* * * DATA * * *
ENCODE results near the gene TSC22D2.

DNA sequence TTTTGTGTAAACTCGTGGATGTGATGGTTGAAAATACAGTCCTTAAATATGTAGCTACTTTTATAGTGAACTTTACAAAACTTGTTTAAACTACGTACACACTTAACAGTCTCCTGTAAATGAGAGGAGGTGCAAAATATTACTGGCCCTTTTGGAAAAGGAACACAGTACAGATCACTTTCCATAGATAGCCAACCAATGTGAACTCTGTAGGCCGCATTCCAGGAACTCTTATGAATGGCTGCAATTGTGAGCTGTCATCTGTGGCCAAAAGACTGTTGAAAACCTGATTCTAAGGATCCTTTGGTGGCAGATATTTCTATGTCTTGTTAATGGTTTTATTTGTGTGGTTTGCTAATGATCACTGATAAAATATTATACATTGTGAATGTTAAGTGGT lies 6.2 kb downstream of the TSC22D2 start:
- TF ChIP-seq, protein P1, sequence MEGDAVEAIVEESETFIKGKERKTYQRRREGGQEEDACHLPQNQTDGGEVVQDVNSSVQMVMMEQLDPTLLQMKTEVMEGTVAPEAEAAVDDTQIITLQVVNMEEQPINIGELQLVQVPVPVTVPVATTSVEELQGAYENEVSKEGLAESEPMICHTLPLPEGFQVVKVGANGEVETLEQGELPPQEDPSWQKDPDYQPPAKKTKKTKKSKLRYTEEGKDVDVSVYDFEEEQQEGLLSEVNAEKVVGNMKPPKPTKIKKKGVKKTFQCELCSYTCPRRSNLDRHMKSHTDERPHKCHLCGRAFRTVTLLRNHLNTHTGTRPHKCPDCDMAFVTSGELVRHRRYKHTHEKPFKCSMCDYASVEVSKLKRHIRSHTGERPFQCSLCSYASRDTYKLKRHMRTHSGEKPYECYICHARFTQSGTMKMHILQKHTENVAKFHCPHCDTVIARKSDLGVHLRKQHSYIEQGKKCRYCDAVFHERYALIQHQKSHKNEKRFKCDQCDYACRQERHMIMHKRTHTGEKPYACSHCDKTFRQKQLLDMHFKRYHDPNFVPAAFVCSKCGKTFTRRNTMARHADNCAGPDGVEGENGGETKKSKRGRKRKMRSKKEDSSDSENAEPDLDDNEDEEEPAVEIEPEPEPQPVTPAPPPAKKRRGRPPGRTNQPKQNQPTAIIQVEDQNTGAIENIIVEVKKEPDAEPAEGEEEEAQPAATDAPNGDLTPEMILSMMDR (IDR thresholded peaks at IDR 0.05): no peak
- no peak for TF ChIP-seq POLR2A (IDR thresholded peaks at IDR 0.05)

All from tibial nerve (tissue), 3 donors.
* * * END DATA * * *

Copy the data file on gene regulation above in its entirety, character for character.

ENCODE results near the gene TSC22D2.

DNA sequence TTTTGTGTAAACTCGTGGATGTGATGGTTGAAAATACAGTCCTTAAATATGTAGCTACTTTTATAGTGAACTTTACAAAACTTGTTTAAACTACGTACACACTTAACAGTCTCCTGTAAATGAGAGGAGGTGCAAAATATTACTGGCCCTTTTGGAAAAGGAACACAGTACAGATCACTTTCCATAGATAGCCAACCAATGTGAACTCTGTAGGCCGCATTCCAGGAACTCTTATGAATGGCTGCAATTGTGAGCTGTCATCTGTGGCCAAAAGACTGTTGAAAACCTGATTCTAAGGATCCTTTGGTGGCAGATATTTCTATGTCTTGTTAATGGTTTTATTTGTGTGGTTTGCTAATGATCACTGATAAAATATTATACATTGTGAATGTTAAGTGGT lies 6.2 kb downstream of the TSC22D2 start:
- TF ChIP-seq, protein P1, sequence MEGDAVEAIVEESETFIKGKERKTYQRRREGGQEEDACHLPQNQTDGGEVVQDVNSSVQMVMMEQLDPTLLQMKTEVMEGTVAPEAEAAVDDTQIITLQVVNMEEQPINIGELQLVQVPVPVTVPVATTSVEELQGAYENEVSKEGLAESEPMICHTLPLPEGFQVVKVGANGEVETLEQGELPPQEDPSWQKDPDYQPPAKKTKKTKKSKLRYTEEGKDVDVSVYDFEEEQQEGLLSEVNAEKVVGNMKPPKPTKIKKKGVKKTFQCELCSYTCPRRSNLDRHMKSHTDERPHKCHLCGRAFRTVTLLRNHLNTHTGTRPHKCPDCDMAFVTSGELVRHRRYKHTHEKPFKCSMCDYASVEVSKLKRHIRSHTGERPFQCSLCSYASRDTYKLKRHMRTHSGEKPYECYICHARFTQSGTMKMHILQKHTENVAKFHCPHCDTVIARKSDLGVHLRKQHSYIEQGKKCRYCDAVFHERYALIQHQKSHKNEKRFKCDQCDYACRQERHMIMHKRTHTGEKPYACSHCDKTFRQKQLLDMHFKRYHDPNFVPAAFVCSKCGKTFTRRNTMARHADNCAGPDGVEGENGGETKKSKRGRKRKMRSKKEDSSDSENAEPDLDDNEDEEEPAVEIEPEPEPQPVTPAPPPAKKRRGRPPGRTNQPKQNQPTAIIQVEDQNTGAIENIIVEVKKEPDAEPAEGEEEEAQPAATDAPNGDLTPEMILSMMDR (IDR thresholded peaks at IDR 0.05): no peak
- no peak for TF ChIP-seq POLR2A (IDR thresholded peaks at IDR 0.05)

All from tibial nerve (tissue), 3 donors.